Above photo: Workers protest unsafe conditions due to COVID-19 as the Tesla auto plant reopens in Fremont, Calif., May 17.
Ford Motors CEO Jim Farley said during a recent conference call, “The auto industry is [the U.S.] economic engine. Restarting the entire auto ecosystem is how we restart the economy.” (New York Times, May 18)
But Farley has it wrong. It’s the 400,000 production workers at the Detroit Three automakers, Ford, General Motors and Fiat Chrysler (FCA), who resume working today around the world who will have the final say. After a series of wildcat strikes across the industry in mid-March protesting unsafe working conditions in close quarters and lack of protective equipment, the workers are going back with some — but not enough — protection. Their temperatures with be taken after reporting to work each day, and masks, gloves and eye protection are required.
According to the New York Times, FCA has set up transparent curtains to prevent transmission between people who work next to each other and screens for two workers simultaneously installing under-the-hood components. Ford has installed portable sinks and hand-sanitizer dispensers throughout plants and no-touch faucets and soap dispensers in restrooms. General Motors will only start with a single shift.
The United Auto Workers has argued for mandatory testing of all workers daily or weekly. But the Detroit Three bosses only agreed to test workers with symptoms. Autoworker Caravan, an activist rank-and-file group in the UAW, is petitioning for N95 respirators for every worker.
On the first day back, autoworkers already saw problems: unwrapped masks laid out on tables by guards not wearing gloves, surfaces that have not been cleaned since March, workers with virus symptoms allowed to work, dirty fans, and more.
Non-unionized workers who make cars for foreign companies, mostly in the South, were ordered back to work on various dates in May. This writer has not found media reports about these workers, though their concerns are the same as UAW-represented autoworkers. Some activists protested outside the Tesla electric vehicle plant in Fremont, Calif., where CEO Elon Musk has vowed to defy the governor’s stay-at-home order and force workers back to work without safety measures.
Workers protests continuing to grow
Payday Report has cataloged 206 strikes, walkouts, sick-outs, sit-ins and pickets demanding safe working conditions in every corner of the country since COVID-19 accelerated in the U.S. The newsletter believes that is a real undercount, estimating there are scores of small actions by both unrepresented workers and union members.
One example of the latter is the 25 workers at Hood River Distillers in Hood River, Ore. Members of Teamsters Local 670 set up a picket line on May 6 after management made a final contract offer with weakened health benefits and paltry wage increases. (nwlaborpress.org, May 13)
Meanwhile, some essential workers are having personal and financial problems. Delivery drivers are protesting they can’t find bathrooms since usual locations in fast-food restaurants and chains like Applebees, KFC and Subway are only open for takeout now. A group of truckers circled Constitution Avenue in Washington, D.C., on May 13 protesting low pay and unsafe conditions. When some independent drivers applied for loans as small businesses, they were told they did not qualify for funding.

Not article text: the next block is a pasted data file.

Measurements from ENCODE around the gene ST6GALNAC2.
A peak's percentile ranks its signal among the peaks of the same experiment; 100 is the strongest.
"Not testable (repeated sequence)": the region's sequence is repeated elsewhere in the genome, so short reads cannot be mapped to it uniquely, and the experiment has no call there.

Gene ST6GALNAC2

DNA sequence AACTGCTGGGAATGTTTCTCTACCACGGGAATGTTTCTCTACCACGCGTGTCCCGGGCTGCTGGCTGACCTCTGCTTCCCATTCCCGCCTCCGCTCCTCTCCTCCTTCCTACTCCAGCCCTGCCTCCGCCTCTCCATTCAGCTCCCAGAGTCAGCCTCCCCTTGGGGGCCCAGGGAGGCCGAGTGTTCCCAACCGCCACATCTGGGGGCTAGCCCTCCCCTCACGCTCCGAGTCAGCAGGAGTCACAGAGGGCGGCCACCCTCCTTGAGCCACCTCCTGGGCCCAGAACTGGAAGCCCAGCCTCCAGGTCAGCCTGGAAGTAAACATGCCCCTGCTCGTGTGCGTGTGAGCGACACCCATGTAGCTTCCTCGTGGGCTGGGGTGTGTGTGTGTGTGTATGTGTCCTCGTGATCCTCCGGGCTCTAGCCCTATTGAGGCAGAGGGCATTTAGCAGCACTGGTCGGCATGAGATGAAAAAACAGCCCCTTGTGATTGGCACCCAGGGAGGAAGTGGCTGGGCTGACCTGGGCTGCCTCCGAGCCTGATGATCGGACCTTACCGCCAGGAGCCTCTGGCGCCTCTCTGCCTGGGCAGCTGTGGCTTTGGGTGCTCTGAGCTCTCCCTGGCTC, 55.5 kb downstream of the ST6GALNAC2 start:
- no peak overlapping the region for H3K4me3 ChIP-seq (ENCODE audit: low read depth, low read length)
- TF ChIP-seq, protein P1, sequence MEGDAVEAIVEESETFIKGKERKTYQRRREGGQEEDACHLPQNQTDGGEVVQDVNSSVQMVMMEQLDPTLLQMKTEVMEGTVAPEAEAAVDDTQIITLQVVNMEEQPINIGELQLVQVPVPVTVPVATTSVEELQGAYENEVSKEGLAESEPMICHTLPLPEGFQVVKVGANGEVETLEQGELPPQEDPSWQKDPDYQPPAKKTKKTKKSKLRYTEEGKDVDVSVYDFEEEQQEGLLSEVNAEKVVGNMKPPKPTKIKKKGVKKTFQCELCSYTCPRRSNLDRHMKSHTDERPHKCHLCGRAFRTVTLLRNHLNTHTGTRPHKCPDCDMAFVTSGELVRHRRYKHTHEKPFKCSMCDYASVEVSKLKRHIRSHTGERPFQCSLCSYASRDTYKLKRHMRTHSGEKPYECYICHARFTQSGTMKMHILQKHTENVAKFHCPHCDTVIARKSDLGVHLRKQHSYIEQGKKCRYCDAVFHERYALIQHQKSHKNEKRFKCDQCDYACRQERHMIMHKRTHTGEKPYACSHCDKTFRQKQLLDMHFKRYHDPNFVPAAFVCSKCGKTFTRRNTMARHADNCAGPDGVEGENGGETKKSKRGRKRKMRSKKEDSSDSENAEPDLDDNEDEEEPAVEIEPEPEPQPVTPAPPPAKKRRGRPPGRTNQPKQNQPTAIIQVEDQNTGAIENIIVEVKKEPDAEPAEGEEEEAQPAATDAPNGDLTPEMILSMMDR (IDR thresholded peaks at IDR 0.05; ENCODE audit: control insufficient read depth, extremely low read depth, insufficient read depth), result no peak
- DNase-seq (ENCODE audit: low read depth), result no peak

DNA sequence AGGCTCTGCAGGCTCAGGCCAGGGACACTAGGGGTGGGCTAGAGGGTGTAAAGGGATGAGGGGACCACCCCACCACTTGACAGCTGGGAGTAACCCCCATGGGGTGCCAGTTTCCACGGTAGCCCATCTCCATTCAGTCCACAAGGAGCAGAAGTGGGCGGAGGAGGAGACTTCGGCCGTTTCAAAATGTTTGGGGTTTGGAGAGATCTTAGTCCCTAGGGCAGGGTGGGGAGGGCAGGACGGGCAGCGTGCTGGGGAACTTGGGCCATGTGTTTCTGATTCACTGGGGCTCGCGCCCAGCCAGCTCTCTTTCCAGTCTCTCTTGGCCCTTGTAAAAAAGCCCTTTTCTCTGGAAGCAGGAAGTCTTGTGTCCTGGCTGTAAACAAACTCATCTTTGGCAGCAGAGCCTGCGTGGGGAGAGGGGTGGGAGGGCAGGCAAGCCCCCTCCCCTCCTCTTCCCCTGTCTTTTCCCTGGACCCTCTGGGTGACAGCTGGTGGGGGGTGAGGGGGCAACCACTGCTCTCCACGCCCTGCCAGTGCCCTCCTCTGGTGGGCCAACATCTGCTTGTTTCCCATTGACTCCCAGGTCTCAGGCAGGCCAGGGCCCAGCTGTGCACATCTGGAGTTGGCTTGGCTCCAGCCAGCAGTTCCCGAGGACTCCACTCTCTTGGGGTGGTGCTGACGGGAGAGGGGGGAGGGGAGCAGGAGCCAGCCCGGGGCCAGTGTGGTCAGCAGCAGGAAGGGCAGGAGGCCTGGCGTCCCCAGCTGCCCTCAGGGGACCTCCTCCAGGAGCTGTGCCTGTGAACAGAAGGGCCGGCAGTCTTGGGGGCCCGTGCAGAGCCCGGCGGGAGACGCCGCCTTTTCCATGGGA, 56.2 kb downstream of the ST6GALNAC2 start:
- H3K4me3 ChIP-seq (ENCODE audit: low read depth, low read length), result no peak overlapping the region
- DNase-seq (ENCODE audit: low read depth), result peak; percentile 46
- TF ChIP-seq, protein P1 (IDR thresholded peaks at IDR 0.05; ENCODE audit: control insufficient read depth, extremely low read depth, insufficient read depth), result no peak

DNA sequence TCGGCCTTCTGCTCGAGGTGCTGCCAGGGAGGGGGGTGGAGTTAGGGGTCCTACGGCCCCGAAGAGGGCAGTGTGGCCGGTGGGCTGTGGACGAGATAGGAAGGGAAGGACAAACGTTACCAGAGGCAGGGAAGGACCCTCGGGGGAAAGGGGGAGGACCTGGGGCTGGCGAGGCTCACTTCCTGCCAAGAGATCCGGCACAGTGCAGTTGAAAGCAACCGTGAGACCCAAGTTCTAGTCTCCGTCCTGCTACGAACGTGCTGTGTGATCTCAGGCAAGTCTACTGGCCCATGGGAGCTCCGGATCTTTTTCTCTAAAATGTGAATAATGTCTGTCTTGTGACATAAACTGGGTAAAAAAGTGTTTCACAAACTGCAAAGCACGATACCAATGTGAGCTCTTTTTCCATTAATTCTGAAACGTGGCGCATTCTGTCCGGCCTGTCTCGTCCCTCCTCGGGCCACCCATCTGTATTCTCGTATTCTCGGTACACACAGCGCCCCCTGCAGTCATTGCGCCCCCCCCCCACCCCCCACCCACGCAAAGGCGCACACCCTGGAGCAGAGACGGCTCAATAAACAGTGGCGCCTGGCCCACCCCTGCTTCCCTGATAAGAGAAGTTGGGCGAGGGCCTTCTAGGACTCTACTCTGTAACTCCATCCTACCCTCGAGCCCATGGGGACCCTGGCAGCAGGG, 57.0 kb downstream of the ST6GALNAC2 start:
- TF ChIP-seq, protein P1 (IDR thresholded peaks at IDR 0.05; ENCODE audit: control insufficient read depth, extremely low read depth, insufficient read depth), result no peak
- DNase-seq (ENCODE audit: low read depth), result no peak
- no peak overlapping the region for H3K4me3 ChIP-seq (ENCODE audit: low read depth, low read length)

The United Farm Workers is calling on all supporters to sign a petition supporting the HEROES bill, which includes financial assistance for undocumented agricultural workers and legally protects these essential workers from deportation during the pandemic. Sign the petition at tinyurl.com/ycxns8af/.
Protests increasing by im/migrant workers
Those who risk the most by standing up for their rights are immigrant workers. But that didn’t stop Mexican migrants who pick fruit in Washington state’s famous Yakima Valley from going on strike for safety measures and increased hazard pay the week of May 15 at seven major sites. Workers at six other sites joined over the weekend.
Evidence is emerging of increasing COVID outbreaks among migrant farmworkers. While they practice social distancing in the field, the problem is employer-provided hotels — four workers to a room, two to a bed. As of May 8, 169 of the 340 migrants under H-2A contracts from Mexico and Haiti who pick, plant, sort and pack tomatoes at the 32-acre hydroponic farm Green Empire Farms near Oneida, N.Y., tested positive. After they are quarantined for two weeks, they will go back to work.
But organizer Celso Mendoza, who migrated from Veracruz, Mexico, in 2002 won’t be able to. Years ago, Mendoza was instrumental in organizing Mexican contract workers earning $6 an hour at a Forest, Miss., poultry plant. After the labor contractor which hired the workers tried to cut wages by 10 percent, Mendoza organized the workers in protest, and within a year they joined the Food and Commercial Workers union (UFCW). Their contract provided better pay and working conditions — and no third-party labor contractor.
Poultry workers have been forced by a Trump administration order to go back to work despite the epidemic, which is highly contagious in close quarters. Tragically, Mendoza’s life was cut short at 59 by COVID-19. Celso Mendoza !Presente!
Immigrant workers are increasingly taking action to protect themselves during the pandemic. Maritere Gomez, an organizer with the worker center Arise Chicago, which helped organize Mexican contract workers who make personal protective equipment at LSL Healthcare near Chicago, says, “I think undocumented workers need to unite. … If undocumented people don’t stand up for themselves, nobody will, certainly not their boss or the government.”
Payday Report was a primary resource for this article except when other sources were cited.